Interestingly, there is also a considerable amount of interest amongst trainees. A survey of 724 American College of Surgeons (ACS) resident members demonstrated that 92% of respondents were interested in an international elective and that 73% would be willing to use vacation time to participate in such experiences even if the operative cases did not contribute to their graduation requirements.4
There have been no prior reviews of published literature related to the topic of incorporating international mission into surgical training at level of a medical student or residency training. This review was planned to present an overview of the array of published literature on the topic in order to assess goals and objectives for an
international elective with programme design, evaluation of ethical responsibilities, and post-experience survey results. Through analysis of previously published data,
a more informed perspective on where to proceed next in the evaluation of surgical training and international missions can be ascertained.

Material and Methods

The systematic review of literature pertaining to international missions and surgical training was performed. Exemption from ethical permission for the institutional review board was obtained through Medical City Healthcare (Dallas, Texas, USA). This study did not qualify for registration with International prospective register of systematic reviews (PROSPERO) as the data did not have a direct link to human health . The search was conducted on the Medline (PubMed) database using the following key terms: "international missions", "surgical residency training" and the combination of the two terms. There was no language restriction or filter. A single reviewer retrieved and analysed each selected study. The studies included were published in or after 1988, and were available in full text form. Those excluded were presentations of personal experiences with international missions only; had no element of surgical training in study design or execution; involved military or dental training programmes; and pertained to education of local host-institution surgeons. Data included both qualitative and quantitative information. All qualitative findings were directly presented. No additional analysis was performed. Publication bias is a legitimate possibility in these studies, as institutions with international elective experiences that failed soon after its initiation are unlikely to be published. Additionally, those studies where larger numbers of respondents reported negative experiences would be less likely to be submitted for publication.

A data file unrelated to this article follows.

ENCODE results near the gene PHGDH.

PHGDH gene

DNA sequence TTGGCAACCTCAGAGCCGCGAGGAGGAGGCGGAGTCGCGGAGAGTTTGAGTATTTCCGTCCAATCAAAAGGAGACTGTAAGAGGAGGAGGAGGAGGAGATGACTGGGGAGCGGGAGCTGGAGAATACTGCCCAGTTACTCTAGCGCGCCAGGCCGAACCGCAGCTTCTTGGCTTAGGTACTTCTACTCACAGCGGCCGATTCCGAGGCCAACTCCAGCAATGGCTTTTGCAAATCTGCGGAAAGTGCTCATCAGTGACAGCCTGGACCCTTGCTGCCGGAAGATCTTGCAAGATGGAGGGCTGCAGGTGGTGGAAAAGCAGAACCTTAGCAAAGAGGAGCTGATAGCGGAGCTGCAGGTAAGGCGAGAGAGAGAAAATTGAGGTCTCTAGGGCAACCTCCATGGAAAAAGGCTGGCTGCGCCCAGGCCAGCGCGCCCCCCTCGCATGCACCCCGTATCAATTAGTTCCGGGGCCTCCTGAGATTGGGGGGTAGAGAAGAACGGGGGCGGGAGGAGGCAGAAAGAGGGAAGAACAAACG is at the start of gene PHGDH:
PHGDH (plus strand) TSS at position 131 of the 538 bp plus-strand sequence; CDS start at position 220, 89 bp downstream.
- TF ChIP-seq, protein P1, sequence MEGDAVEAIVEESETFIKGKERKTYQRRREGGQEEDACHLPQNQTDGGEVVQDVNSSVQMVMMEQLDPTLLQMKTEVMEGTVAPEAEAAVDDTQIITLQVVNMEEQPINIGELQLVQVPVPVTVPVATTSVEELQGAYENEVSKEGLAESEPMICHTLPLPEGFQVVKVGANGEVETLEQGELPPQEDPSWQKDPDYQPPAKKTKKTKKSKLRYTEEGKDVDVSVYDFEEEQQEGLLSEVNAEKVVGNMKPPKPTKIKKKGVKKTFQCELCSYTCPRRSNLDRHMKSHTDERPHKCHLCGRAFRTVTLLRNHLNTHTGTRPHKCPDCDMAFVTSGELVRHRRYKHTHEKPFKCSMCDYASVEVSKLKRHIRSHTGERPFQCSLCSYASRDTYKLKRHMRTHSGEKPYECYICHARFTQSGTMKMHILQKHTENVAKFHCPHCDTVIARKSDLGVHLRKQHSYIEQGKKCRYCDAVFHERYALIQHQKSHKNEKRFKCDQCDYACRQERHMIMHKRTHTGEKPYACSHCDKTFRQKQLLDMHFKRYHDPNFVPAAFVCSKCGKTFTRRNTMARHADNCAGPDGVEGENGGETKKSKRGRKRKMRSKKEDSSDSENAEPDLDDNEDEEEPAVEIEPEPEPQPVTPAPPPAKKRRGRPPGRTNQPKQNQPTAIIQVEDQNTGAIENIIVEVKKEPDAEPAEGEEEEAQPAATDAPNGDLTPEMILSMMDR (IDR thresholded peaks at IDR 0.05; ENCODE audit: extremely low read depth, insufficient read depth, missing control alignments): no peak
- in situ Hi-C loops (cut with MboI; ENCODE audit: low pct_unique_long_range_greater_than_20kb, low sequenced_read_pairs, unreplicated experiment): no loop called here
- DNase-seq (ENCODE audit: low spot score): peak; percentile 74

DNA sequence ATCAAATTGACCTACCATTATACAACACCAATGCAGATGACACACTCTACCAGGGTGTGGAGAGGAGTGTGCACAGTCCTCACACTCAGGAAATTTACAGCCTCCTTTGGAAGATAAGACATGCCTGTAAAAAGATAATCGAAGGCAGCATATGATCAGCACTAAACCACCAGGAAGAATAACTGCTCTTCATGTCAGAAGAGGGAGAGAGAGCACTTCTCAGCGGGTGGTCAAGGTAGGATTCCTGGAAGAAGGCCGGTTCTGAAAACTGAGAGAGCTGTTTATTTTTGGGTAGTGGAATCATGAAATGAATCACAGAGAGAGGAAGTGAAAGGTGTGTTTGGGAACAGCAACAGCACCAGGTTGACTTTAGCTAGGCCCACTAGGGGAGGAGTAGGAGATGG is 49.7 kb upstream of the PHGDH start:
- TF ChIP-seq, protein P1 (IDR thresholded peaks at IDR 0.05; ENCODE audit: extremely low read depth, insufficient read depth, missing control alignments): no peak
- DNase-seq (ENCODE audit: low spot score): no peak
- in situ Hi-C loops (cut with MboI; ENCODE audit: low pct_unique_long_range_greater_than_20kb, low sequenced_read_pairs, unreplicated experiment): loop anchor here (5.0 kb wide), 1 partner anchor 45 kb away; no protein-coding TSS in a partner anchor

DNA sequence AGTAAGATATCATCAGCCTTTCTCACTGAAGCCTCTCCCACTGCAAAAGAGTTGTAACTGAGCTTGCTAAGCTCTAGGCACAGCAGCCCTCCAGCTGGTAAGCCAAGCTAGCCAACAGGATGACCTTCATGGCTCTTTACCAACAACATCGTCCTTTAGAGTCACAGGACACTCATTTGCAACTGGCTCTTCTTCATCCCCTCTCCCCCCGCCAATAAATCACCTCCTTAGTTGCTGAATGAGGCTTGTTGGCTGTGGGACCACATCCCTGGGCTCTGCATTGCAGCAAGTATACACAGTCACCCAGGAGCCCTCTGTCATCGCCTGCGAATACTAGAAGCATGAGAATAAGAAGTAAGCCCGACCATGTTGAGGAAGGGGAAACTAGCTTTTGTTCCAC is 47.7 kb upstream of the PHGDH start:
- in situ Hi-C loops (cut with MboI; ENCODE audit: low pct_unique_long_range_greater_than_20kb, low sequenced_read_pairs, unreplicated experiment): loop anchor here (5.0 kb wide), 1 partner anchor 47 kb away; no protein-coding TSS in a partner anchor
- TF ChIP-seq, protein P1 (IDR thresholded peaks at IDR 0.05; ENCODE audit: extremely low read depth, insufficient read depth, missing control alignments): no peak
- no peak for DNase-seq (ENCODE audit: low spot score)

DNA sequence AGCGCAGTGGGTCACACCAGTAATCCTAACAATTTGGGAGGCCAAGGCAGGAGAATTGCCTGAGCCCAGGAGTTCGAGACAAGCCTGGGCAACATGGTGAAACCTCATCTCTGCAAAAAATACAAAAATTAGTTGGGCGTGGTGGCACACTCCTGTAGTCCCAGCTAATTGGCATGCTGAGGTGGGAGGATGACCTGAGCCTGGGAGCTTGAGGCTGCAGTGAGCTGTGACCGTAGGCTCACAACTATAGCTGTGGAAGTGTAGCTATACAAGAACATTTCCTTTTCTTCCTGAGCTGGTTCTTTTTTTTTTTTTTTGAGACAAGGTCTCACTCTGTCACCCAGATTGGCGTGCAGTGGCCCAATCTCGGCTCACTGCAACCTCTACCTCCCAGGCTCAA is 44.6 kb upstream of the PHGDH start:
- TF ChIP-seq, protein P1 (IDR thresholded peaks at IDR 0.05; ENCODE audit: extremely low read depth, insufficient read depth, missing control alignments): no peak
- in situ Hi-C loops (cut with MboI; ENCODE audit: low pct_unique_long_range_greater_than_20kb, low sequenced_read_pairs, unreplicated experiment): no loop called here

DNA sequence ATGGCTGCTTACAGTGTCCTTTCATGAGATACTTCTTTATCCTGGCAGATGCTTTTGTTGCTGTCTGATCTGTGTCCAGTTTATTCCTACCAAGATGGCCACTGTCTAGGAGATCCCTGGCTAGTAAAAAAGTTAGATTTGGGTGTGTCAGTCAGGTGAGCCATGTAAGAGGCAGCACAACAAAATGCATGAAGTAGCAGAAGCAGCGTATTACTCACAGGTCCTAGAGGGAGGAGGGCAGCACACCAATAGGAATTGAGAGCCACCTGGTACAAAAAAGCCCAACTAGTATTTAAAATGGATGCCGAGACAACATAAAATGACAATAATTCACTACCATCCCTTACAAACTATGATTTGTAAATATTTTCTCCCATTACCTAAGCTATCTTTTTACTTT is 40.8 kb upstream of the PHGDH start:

Results


A total of 114 articles were initially found. After exclusion on various counts, 15(13.2%) articles were selected for detailed review (Figure).

 

Of the 15 studies, 6(40%) focussed on the course design, including goals and objectives; 2(13.3%) addressed ethical considerations; 1(6.6%) evaluated the implications of case volume; and 6(40%) presented post-experience analysis through surveys of surgical subspecialty programme directors and surveys of participants in international experiences (Table 1).

 

Course Design

As a true "international elective", it is important to evaluate design of the programme along with its goals and objectives. Toole et al.5 from Wake Forest University describe their experience with international electives for medical students presenting the vast opportunities they provide their students. There are fifty host nations for these electives, along with 112 active international missionaries who have been trained at Wake Forest University. Electives are available for senior medical